Sunday, May 4, 2014
Recently I've heard people talking about tragedy and how it relates to "God's plan." It goes something like this, "I know [tragedy] happened but I also know that it's part of God's plan."
If I may be so bold, I'd like to address this by saying - No it's not.
Many of you know my life story, many of you don't. My father died just before I was two years old and my mom was pregnant with my younger sister. Talk about getting your world rocked. Subsequently, I've dealt with a number of other losses of people I know and love. All throughout my life I've seen people leave this earth in less than pleasant ways, sometimes way sooner than is normal. People try to comfort those who have lost by saying stuff like "It's part of God's plan," "God must have needed another angel," and the like.
Quite frankly, that's bullcrap.
My personal understanding of God's providence does not include God taking my father in a car crash while my mother, unborn sister, and myself were left without a person to fill such a vital role. It is not God's plan for people to get cancer, suffer terribly, and die early. It's simply not. Now, I don't just think this because the idea of God causing these things is troublesome to me, I think this because the Bible informs me so.
Let's start at the beginning. In Eden, we see God's real plan for humanity. Perfection. Shalom - nothing is missing, nothing is broken. That is God's plan. Unfortunately, we messed that up and we now live in a fallen world due to sin. Now, God can make anything beautiful out of what is ugly. So, when we did sin and fall, He made a way for us to come back into relationship with Him. However, it was not His intention for us to disobey Him.
Later on, when the Israelites rebel against God, He punishes them by means of other nations and invasions. The interesting thing is, God always ends up punishing these other nations for the violence they do against Israel as well. So it's saying that God makes Assyria and other nations attack Israel only to punish them for obeying Him? I don't think so. I think that these nations were hungry for expansion, God gives people the will to choose what they do, and so God used an already bloodthirsty nation to fulfill His need to punish Israel. However, it was still that nation's decision. God can make anything work for His glory.
Think of the countless saints who unfortunately died early in life, but think about the impact that their lives made on this world. Martyrs have inspired others to stronger faith for centuries, and sometimes even when a death is not because of persecution, that person's life makes a huge impact on this world. I saw this most recently with a young man who was in a youth group I worked with. He died due to heart complications one night while running. However, you should have seen the response of others to this. His life was one of such witness and love that he will be inspiring men and women for years to come, despite it being so short due to living in a fallen world where heart conditions and sickness exist.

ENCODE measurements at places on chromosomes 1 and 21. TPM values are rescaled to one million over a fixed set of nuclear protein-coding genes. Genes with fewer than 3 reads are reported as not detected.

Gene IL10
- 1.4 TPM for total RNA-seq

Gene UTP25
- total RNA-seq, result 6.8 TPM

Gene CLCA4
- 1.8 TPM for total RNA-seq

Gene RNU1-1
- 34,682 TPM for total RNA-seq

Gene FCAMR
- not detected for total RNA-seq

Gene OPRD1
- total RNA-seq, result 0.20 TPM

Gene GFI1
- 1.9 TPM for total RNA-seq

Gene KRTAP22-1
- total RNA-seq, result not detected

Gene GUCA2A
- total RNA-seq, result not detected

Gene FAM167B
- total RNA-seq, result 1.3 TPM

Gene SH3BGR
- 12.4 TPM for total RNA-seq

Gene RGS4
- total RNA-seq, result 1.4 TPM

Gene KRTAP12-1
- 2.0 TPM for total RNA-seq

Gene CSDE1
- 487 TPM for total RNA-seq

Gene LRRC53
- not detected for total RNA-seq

In my own story, a man came along and became my father when I needed one, and has loved me unconditionally from the day he took on that challenge.
So is tragedy a part of God's plan? I don't think so. That's the result of living in an imperfect world where Satan still operates today. Did God need another angel? Nope. God doesn't need anyone, although He desires us strongly. Furthermore, we don't become angels. Nowhere in scripture can that idea be found. That is nothing more than commercialized Christianity.
I realize I'm kind of dogging on all those "feel good" things out there and sound a bit like a downer. But stop and think. Would you really rather hold the opinion that God gave someone cancer, or a heart condition, or took my father away in a car accident?
In all reality, I present this viewpoint in order to give a better understanding of tragedy and pain. Many have left faith because they have blamed God for allowing or even causing such things. I've already stated why I don't think He causes it. In terms of allowing, I present this final thought that I've used before in blogs, but it is so fitting.
"...Jesus isn't magic. Jesus is human. Jesus is the very incarnation of God; He's God with us - to bring us not magic but accompaniment, not "healing"...but salvation...any healing that is more than a temporary solution - that is, in other words, transformation...demands deep accompaniment. It demands that another enter into my world and bear my suffering, not to magically take it away but to die with me if needed...The cross reveals this Jesus: not a magical one but a suffering one, not a God who takes away pain but a God who joins us in it."
Are there more questions? Yes there are. Do I have all the answers? Not at all.
At the end of the day though, this gives me rest. I know that despite what happens in this life, "precious in the sight of the Lord is the death of His faithful servants" (Psalm 116:15) because they no longer have to suffer in this fallen world. God holds them in His hand in a place so much better.
Root, Andrew, and Kenda C. Dean. The Theological Turn in Youth Ministry. Downers Grove, IL: IVP Books, 2011. Print.